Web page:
Yesterday was the two year anniversary of the day Sixers Point Guard Ben Simmons was named the NBA’s Rookie of the Year. Simmons earned the honor over Utah Jazz phenom Donovan Mitchell in what was considered by some to be a controversial decision. Why was his victory so divisive among NBA fans and even players (well, at least one)?
The main issue that was voiced was that Simmons was drafted the previous season and some believed that should disqualify him from the contest. History does not back that argument up though.
Simmons isn’t the first player to win the award in a year he wasn’t drafted. In 1964 Jerry Lucas won the award even though he was drafted two years earlier. Lucas had been drafted by the Cincinnati Royals in 1962 but refused to sign (though they retained his rights) opting to instead play for the Cleveland Pipers in the ABL. Not long after, the ABL folded so Lucas turned to the NBA winning ROY honors for the 1963-64 season.
In 1980 Larry Bird was named ROY even though he was drafted in 1978. Bird returned to Indiana State for his senior year before signing with the Celtics in 1979.
Ten years later, David “the Admiral” Robinson won the award though he had been drafted in 1987. Robinson served two years with the Navy before finally going the Spurs and winning the award at the age of 25.
Most recently, Blake Griffin won the award after he too missed his first eligible season in the NBA. Griffin had injured his knee cap after a dunk attempt in the Clippers final preseason game. After it was discovered his knee wasn’t healing properly, Griffin had surgery and it was announced he would miss the entire year. The following year Griffin became the first unanimous winner of the ROY award since David Robinson.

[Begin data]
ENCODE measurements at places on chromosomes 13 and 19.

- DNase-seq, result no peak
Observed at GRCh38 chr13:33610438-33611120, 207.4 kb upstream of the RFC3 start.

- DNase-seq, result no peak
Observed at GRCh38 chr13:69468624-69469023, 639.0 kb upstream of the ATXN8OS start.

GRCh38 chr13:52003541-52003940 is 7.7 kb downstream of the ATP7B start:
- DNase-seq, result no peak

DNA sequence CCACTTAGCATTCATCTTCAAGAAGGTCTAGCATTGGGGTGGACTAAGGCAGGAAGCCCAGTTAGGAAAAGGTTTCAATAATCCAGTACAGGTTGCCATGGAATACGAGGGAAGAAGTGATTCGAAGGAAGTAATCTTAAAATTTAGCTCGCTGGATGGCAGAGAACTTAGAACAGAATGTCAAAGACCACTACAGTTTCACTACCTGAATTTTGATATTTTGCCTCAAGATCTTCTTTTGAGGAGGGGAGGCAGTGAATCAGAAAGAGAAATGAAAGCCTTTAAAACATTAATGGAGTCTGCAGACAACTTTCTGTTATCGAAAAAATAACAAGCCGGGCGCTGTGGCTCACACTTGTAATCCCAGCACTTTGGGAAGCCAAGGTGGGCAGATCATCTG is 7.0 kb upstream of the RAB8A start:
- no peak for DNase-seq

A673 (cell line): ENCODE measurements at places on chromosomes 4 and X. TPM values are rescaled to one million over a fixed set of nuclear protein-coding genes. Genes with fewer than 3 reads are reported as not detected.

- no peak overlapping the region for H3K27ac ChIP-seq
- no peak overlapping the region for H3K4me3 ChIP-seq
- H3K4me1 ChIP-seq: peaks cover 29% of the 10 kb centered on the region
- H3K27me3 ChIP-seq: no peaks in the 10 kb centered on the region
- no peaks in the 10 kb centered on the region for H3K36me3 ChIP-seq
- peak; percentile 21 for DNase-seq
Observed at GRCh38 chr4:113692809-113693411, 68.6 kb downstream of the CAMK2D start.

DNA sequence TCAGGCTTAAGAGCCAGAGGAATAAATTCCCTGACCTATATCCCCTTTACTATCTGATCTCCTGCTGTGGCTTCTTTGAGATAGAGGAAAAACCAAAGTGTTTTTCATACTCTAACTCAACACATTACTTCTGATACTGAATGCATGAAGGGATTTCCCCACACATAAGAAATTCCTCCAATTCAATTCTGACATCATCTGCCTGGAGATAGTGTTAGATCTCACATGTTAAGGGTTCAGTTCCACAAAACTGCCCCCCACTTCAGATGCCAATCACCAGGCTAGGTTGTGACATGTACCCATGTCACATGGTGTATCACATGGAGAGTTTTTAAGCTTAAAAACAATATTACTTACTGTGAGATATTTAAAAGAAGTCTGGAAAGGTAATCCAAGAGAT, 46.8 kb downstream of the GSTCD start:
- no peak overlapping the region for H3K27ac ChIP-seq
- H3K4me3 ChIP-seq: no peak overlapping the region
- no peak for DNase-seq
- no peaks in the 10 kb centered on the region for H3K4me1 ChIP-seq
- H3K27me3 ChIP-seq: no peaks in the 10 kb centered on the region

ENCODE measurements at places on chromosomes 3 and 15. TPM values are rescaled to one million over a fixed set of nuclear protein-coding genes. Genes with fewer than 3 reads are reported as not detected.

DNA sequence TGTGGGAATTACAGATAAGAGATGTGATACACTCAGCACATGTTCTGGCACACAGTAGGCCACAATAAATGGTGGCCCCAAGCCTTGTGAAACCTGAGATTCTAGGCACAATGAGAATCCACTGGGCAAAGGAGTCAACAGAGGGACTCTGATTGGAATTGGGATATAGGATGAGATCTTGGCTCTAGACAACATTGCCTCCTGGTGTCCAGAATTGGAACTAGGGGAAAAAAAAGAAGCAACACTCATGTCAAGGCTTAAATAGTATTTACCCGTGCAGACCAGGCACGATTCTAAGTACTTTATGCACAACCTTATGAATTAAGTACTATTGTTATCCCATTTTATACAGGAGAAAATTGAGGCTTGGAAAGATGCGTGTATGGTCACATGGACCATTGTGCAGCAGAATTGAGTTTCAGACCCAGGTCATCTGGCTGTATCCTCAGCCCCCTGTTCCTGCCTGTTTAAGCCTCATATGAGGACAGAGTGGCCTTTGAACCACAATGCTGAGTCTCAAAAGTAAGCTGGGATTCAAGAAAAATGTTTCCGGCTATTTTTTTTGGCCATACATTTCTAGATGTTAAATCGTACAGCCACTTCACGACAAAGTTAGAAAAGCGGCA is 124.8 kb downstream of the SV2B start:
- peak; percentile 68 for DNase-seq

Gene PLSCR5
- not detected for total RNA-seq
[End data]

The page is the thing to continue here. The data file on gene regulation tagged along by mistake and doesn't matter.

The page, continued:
The 2017-18 NBA ROY contest was clearly a two man race. Both Ben Simmons and Donovan Mitchell had incredible rookie season performances. Both were even fantastic two-way players. However, when you look at what was accomplished, the answer was clear.
Simmons finished the season third among all rookies in points and first in both rebounds and assists. Simmons also ranked third in the entire NBA with 12 triple doubles. Perhaps most impressive of all, Simmons was the first rookie since Oscar Robinson to have at least 1200 points, 600 rebounds, and 600 assists.
There wasn’t much in terms of real competition as Simmons was the clear favorite. The only argument against him was that he was drafted the previous season. Something that clearly didn’t matter when it came to Blake Griffin, David Robinson, Larry Bird, and Jerry Lucas.
Some said the unfairness stemmed from Simmons having an opportunity to develop his body unlike other rookies. That begs the question, did it not count for Griffin? Or Robinson?
What about players coming off their senior years of college he instead of freshman? Should Malcom Brogdon (24) have won over Dario Saric (22) or Marquesse Chris (19)?
Then there’s European players, Should Luka have won over Trae Young or Deandre Ayton?
None of that matters, it’s just a weak excuse to try and take something away from the deserving athlete.
What does matter is how you perform in your rookie year whenever it comes. Whether you were drafted that year or previous, or if you were injured or serving your country. Even if you’ve played professionally overseas, the NBA is a different animal and no amount of preparation guarantees success.
Mandatory Credit – © Gary A. Vasquez-USA TODAY Sports
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